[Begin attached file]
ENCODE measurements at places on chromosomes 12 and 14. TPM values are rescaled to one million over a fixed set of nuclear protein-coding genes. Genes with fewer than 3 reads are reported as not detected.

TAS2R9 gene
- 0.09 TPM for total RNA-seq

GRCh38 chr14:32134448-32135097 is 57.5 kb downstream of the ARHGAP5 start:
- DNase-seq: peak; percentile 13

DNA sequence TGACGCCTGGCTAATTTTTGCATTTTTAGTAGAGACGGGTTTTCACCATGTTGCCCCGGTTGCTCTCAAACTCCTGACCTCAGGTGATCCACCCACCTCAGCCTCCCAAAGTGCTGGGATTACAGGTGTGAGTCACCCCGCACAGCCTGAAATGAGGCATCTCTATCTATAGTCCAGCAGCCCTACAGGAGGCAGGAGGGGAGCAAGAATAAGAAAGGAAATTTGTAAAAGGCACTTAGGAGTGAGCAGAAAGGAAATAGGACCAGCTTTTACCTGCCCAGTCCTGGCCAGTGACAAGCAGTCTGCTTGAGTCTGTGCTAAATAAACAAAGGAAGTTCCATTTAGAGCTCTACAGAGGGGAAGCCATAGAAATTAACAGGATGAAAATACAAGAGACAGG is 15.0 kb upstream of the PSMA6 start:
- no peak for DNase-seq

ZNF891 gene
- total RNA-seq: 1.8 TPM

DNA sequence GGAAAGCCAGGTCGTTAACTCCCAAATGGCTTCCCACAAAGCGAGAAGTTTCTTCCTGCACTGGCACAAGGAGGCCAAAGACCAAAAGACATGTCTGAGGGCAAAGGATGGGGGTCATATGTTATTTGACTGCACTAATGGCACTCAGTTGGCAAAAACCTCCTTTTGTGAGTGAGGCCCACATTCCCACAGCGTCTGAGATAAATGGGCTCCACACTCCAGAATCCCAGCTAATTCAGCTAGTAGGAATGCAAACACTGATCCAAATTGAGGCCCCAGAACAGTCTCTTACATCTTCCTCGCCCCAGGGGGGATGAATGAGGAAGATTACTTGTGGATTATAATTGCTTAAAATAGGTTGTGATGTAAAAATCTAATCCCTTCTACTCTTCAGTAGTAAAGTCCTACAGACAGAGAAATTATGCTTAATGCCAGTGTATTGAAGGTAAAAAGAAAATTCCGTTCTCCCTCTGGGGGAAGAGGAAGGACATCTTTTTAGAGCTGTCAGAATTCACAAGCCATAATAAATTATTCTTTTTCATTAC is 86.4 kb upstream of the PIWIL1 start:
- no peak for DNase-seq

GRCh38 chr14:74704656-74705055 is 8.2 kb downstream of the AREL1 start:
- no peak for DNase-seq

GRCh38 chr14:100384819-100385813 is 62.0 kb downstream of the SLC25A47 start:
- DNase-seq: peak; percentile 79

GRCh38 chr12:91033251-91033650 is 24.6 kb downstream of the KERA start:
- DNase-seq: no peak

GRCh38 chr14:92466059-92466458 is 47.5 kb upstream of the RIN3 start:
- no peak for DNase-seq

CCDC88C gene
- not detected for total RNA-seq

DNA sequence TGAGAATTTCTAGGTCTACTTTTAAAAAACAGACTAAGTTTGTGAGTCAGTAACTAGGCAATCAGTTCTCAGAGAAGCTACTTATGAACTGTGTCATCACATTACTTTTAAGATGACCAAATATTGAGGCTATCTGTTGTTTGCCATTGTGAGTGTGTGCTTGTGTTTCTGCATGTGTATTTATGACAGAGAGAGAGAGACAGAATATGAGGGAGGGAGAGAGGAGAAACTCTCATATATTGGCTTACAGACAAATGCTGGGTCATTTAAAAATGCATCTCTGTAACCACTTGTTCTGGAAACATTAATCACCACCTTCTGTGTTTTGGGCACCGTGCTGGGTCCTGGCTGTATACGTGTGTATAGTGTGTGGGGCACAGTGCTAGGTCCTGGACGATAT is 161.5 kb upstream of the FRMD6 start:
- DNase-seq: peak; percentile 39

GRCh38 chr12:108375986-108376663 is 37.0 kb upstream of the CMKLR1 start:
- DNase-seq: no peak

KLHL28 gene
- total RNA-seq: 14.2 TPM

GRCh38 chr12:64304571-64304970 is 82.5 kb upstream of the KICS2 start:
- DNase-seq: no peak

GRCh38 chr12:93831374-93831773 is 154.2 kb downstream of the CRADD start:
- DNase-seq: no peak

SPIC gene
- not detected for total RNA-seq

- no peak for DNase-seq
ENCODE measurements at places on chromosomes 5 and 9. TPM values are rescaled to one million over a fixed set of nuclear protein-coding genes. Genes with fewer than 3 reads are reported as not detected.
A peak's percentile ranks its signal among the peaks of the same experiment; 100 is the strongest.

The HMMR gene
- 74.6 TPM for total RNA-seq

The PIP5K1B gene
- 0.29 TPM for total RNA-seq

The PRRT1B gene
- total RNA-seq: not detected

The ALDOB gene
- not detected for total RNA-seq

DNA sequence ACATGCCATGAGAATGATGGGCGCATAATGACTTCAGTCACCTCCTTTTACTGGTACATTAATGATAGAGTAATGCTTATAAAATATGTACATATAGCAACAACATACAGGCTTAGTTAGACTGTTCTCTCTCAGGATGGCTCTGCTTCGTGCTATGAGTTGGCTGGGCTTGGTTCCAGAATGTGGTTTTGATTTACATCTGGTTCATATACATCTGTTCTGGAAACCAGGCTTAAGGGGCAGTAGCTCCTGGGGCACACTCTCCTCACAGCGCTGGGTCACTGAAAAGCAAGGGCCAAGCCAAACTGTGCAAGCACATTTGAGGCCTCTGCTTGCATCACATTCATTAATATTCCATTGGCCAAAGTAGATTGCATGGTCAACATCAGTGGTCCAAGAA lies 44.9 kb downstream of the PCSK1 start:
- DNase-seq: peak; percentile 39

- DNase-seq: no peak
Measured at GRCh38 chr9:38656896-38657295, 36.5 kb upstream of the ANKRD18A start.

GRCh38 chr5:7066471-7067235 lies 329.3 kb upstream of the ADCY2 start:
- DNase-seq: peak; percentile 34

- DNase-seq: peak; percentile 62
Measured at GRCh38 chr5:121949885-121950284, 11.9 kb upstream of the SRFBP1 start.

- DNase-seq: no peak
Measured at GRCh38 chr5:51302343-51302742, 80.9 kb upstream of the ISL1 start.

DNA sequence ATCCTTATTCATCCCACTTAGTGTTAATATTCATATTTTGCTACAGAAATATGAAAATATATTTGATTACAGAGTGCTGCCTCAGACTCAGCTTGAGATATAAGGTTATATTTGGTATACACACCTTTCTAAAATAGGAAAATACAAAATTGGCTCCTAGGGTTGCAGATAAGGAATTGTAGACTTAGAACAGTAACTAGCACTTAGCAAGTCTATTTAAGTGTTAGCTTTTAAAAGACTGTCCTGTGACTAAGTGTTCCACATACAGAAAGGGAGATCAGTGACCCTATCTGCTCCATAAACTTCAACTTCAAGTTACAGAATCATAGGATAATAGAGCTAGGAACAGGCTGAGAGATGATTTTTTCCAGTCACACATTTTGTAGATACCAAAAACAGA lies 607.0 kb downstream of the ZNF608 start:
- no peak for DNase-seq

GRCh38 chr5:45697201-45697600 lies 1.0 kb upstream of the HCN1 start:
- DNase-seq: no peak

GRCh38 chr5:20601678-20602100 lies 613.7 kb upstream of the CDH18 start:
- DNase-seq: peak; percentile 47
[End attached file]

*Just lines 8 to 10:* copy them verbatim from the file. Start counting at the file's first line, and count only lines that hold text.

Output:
ZNF891 gene
- total RNA-seq: 1.8 TPM

DNA sequence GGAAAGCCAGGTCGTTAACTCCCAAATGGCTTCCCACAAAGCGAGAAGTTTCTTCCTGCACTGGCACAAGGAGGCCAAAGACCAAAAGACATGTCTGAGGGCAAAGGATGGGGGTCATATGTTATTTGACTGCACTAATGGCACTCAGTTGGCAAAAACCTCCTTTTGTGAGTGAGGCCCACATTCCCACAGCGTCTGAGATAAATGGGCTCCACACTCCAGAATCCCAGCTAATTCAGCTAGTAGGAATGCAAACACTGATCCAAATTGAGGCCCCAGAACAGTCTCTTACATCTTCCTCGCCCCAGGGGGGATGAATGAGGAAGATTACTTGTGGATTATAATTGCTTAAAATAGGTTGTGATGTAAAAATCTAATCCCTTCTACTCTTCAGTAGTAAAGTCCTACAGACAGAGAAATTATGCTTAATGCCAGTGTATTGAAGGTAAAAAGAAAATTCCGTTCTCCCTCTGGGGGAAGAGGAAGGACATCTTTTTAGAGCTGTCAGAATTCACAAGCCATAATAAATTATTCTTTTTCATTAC is 86.4 kb upstream of the PIWIL1 start: